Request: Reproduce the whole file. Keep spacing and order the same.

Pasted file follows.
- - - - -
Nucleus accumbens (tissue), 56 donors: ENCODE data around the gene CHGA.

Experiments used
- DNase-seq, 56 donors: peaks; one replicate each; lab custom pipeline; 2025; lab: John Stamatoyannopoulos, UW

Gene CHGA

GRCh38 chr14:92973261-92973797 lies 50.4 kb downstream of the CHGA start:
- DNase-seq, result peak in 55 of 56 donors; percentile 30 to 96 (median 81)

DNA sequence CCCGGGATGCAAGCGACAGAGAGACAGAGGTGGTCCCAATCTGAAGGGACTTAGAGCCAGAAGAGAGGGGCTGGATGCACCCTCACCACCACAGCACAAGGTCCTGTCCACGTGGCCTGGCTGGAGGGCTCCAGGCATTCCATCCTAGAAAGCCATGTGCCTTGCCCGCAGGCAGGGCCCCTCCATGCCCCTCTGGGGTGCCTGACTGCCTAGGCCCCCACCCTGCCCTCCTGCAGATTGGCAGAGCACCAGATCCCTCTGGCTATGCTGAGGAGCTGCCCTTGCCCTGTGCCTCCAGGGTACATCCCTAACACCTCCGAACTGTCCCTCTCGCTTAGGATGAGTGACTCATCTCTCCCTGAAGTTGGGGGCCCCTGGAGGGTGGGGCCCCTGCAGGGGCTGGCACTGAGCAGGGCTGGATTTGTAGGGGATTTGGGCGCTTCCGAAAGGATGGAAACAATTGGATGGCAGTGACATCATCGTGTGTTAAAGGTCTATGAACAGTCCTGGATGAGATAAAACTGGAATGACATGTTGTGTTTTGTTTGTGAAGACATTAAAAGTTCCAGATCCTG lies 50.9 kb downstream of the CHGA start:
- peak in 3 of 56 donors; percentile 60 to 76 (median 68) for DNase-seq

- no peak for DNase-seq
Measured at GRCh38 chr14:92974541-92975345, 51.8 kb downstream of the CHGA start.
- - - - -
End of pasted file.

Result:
Nucleus accumbens (tissue), 56 donors: ENCODE data around the gene CHGA.

Experiments used
- DNase-seq, 56 donors: peaks; one replicate each; lab custom pipeline; 2025; lab: John Stamatoyannopoulos, UW

Gene CHGA

GRCh38 chr14:92973261-92973797 lies 50.4 kb downstream of the CHGA start:
- DNase-seq, result peak in 55 of 56 donors; percentile 30 to 96 (median 81)

DNA sequence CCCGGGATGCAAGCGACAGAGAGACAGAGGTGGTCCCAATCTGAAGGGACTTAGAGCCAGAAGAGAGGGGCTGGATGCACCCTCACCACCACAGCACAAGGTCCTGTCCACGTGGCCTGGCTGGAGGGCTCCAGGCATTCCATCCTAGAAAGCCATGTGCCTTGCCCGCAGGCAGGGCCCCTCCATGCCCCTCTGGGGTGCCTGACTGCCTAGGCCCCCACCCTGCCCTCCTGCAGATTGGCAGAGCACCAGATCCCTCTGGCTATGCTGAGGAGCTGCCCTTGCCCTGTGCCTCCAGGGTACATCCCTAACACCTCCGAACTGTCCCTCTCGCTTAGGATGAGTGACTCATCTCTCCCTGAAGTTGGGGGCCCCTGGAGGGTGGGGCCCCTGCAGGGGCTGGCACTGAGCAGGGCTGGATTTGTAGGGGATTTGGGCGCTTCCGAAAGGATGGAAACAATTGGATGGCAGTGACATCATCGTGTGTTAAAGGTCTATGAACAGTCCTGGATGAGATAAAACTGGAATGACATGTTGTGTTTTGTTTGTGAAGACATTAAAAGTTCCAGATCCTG lies 50.9 kb downstream of the CHGA start:
- peak in 3 of 56 donors; percentile 60 to 76 (median 68) for DNase-seq

- no peak for DNase-seq
Measured at GRCh38 chr14:92974541-92975345, 51.8 kb downstream of the CHGA start.